**“Ravishing… as if Saavedra were a modern-day Borges.” —Luis Alberto Urrea, O, The Oprah Magazine
A novel of dark obsession, missed connections, and violent love.**
Marcos has just been through a divorce and moved into a new apartment. He feels alienated from his ex-wife, from his daughter, from society; everything feels flat and fake to him. He begins to receive letters at his new address from an anonymous troubled woman who signs off as A. and who clearly believes she is writing to the former tenant, her ex-lover, in the aftermath of a violent heartbreak. Marcos falls under the spell of the manic, hypnotic missives and for the first time in years, something moves him.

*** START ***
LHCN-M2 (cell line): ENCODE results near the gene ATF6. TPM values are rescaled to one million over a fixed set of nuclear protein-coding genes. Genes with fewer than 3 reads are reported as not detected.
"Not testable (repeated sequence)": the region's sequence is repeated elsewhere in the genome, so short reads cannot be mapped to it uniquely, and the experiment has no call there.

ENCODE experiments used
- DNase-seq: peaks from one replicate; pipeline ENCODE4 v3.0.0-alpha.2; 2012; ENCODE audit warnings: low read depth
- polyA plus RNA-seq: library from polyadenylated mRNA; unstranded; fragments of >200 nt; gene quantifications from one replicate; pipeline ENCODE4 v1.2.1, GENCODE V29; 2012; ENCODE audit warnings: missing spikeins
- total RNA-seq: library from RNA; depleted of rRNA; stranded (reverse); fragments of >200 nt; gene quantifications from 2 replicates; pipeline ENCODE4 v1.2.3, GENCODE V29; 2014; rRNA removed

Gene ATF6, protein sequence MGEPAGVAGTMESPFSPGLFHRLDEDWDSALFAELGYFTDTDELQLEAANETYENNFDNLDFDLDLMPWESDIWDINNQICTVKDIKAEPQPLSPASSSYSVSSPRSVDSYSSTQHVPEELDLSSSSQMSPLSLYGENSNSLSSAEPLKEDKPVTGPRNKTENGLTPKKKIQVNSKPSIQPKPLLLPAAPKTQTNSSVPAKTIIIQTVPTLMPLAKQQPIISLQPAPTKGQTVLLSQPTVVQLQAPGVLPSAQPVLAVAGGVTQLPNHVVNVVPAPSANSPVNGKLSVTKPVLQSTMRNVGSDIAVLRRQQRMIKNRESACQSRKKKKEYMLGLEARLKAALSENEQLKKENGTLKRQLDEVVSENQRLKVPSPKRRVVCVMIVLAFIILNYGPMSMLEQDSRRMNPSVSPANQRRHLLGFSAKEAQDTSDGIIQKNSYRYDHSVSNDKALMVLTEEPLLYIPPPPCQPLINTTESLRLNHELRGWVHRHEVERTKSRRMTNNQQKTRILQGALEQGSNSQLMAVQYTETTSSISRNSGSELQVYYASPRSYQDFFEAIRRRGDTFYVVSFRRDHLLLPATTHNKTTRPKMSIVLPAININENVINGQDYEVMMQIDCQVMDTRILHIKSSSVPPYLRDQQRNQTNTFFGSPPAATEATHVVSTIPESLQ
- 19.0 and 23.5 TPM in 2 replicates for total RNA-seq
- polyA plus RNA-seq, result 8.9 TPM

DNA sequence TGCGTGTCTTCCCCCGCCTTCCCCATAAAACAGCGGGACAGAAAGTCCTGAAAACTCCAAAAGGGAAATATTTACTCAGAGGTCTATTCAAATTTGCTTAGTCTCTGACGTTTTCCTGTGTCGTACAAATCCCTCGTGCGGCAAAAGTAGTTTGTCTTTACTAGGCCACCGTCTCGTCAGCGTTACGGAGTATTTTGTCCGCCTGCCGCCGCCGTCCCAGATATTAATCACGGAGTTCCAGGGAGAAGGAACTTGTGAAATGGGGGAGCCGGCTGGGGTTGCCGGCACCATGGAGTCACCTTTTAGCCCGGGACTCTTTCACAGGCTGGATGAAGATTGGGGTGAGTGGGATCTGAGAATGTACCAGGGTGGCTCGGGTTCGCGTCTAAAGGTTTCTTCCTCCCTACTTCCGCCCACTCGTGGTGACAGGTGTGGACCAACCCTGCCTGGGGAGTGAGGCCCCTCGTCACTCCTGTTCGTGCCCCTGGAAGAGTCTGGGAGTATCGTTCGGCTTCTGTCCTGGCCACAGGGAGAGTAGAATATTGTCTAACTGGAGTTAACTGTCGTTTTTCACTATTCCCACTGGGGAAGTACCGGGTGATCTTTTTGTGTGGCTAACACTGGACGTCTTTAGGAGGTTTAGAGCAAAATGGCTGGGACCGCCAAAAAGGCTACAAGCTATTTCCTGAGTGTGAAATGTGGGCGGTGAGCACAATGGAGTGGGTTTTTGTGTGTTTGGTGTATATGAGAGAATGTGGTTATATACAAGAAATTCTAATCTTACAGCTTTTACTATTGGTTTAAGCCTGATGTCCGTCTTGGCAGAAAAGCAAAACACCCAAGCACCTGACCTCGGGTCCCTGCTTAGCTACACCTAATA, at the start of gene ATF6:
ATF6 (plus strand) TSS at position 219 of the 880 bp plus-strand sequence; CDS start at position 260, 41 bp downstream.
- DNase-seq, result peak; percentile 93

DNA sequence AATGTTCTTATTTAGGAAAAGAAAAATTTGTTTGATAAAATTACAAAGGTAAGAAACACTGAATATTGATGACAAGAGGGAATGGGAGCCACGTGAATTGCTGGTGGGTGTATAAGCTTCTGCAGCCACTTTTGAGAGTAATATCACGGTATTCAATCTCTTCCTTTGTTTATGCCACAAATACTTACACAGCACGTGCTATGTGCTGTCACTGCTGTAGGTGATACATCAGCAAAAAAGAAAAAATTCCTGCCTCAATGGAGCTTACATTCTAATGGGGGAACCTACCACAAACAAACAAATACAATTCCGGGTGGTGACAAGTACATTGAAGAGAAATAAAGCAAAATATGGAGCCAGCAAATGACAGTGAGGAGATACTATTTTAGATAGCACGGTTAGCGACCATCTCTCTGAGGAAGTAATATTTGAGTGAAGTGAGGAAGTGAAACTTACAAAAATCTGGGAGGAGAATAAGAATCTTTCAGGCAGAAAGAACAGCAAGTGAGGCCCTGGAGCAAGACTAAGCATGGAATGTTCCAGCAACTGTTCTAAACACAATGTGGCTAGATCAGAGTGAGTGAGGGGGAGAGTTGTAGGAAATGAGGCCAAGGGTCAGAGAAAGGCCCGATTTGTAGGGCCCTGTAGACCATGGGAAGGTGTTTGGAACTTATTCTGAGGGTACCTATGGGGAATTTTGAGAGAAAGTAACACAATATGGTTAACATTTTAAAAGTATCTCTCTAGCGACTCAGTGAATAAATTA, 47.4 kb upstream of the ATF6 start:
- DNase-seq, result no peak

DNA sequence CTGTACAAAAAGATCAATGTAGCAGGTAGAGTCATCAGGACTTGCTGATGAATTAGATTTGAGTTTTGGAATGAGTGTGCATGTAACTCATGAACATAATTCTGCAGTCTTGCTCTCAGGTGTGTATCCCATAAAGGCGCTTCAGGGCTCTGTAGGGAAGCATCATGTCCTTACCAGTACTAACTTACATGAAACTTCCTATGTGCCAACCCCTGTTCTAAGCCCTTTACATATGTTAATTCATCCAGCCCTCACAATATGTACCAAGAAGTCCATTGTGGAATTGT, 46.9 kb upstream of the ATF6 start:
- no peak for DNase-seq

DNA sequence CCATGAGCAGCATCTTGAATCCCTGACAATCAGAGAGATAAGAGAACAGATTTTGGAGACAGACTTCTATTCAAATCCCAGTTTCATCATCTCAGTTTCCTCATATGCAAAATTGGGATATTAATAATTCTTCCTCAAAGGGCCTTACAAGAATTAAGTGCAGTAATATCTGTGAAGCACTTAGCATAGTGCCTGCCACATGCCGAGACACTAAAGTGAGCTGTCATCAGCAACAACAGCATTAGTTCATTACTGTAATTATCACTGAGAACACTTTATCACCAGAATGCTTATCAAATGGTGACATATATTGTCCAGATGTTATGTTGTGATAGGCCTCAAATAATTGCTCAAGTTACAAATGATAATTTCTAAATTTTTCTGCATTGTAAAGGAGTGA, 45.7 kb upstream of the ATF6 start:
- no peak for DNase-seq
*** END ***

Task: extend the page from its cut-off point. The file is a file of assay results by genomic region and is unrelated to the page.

Blue Flowers alternates between the letters detailing the dissolution of A.'s relationship, and Marcos' growing fixation with this damaged person. The letters become a kind of exorcism as both A.'s epistolary affair and Marcos' personal life reach a crisis point. Possessed by A., he is driven to discover her true identity. Blue Flowers is a dark portrait of desire, undermining accepted truths about love and sex, violence and fear, men and women.